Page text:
Many times, it's a happy accident that certain bookstores are beautiful. It's nearly impossible to imagine someone planning for the Elliott Bay Book Company to become such a gorgeous bookstore; it's just happened, over time, as the store has grown and expanded. The small main entry room of Ophelia's Books in Fremont, too, is one of those rare spaces. Not every bookstore needs to be beautiful—Magus Books, for example, is more overwhelming than aesthetic, and that's the way it should be—but it's always nice to have a couple lookers around, if just to class up the city a little bit.

It's an embarrassing truth that, for a long time now, the most beautiful bookstore on Capitol Hill has been the Half Price Books on Belmont Avenue East. This isn't to say that it's embarrassing because it's a bad bookstore; in fact, that particular Half Price Books is the best place to buy used comic books in Seattle. But it's beautiful because it's planned. The sweeping beams and glorious waste of space between the high ceilings and the tops of the tall shelves are signs of forethought, which is a rarity in bookselling.

You want your favorite neighborhood bookstore to be more organic. It's no fun when somebody gives you exactly what you want. That's why it's so wonderful that the new Twice Sold Tales location at the corner of Harvard Avenue and East Denny Way is a perfectly beautiful bookstore. The old storefront, which was shuttered to make room for the eventual light-rail station, was one of those functional nonbeauties that relies more on character and personality.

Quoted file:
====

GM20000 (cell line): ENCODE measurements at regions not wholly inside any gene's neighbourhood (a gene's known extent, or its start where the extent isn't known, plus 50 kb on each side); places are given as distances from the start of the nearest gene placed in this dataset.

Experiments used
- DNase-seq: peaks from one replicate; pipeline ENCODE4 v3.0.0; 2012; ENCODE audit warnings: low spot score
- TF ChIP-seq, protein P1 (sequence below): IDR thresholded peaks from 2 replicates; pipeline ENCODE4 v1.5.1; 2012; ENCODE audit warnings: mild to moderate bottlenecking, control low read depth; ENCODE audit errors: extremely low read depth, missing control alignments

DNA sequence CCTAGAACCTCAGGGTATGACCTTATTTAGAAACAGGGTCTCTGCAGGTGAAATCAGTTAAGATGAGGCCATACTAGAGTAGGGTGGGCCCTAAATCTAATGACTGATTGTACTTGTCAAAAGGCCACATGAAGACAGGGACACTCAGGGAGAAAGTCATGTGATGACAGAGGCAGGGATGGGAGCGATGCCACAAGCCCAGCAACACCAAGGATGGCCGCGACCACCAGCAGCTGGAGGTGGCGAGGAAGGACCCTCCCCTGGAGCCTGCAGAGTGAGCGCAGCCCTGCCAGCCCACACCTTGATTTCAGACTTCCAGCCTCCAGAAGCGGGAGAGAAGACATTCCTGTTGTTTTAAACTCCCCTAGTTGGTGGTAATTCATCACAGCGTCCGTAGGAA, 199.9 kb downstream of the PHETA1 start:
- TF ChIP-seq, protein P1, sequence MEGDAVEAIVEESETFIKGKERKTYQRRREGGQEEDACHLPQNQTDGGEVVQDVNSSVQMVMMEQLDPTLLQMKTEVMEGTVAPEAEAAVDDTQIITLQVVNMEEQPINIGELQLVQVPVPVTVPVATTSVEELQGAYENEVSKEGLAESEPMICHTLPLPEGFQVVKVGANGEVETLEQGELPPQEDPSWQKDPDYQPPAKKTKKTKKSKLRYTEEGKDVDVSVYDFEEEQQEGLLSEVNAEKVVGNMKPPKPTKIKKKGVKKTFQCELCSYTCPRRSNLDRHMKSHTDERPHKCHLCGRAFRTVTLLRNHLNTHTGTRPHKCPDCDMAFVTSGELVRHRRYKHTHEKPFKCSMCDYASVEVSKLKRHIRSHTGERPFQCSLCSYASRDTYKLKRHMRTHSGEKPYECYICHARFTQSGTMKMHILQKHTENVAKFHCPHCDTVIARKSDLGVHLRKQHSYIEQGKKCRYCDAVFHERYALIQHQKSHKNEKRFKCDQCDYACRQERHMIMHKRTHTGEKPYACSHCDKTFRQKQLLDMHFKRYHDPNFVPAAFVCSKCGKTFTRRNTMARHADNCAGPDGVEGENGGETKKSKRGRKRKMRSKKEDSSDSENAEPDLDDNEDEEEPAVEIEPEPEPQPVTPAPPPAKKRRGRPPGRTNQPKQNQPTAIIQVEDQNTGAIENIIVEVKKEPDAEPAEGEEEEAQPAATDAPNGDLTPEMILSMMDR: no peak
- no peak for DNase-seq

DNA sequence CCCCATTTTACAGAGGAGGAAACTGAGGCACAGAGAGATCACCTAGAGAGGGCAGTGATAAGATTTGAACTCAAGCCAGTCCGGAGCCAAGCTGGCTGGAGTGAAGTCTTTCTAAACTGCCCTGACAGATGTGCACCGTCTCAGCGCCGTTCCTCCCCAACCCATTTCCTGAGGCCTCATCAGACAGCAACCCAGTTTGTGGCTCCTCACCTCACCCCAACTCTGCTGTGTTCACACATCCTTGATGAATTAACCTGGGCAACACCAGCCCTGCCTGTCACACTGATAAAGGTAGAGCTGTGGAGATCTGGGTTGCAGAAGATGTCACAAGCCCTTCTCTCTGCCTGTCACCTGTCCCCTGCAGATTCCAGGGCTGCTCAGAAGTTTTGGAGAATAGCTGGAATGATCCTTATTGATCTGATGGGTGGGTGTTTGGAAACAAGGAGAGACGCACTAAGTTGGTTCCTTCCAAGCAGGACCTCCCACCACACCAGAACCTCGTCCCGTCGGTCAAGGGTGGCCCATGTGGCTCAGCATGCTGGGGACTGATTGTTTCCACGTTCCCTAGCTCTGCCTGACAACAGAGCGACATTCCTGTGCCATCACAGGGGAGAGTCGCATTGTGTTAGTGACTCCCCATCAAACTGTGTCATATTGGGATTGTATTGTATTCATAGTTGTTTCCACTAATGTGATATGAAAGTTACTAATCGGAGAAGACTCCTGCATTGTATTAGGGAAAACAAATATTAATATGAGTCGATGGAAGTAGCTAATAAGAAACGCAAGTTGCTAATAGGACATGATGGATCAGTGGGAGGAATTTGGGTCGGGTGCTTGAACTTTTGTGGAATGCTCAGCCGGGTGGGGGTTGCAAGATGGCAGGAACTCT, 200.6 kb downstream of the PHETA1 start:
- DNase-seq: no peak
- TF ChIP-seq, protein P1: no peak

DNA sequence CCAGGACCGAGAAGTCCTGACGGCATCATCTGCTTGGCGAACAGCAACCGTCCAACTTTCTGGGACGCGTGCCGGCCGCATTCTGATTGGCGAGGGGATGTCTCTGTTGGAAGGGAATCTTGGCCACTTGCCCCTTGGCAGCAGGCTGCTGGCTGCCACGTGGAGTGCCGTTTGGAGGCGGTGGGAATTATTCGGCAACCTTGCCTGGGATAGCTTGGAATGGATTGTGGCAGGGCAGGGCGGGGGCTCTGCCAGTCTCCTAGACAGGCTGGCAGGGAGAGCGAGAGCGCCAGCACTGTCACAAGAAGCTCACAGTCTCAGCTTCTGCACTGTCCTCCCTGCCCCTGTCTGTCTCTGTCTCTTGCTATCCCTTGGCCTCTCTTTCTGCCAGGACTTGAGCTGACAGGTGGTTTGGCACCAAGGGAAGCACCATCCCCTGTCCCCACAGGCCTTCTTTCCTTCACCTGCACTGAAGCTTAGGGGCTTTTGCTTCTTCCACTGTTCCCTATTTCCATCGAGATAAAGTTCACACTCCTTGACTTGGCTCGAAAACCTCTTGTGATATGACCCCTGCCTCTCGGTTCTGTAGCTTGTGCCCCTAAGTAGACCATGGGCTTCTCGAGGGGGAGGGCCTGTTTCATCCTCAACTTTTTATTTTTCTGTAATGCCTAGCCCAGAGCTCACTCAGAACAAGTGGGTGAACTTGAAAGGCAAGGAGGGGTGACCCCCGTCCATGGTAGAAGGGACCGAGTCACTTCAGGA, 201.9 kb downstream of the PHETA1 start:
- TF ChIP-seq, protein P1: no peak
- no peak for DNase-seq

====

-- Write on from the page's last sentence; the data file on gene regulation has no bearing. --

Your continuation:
But the new Twice Sold Tales is made up of nooks and rooms and hallways, and it feels respectful. The new location doesn't have the sarcastic signs that covered the old cash register area like a halo of snark, but it's possible that the four-block move has shaken off some of the bus stop–dwelling eccentrics who made the chitinous shell of cynicism necessary. The store is lined with windows, and natural light, and places where you can be alone and sit quietly among the books. It's like the prom scene at the end of a teen movie; the perm has been straightened and the braces have been removed.

Readers with allergies won't be happy to hear that the bookstore's cats have moved to the new store, too. Because it's in a residential building, Twice Sold Tales won't be open past 10:00 p.m., which means the frenetic weekend late-night sales are gone; and the treasure-laden cartsful of 50 cent books have disappeared, too. But the gains are so incredible—a new heart in a rapidly changing neighborhood—that I have to keep returning to the bookstore, just to make sure that it's real and not a figment of my imagination. recommended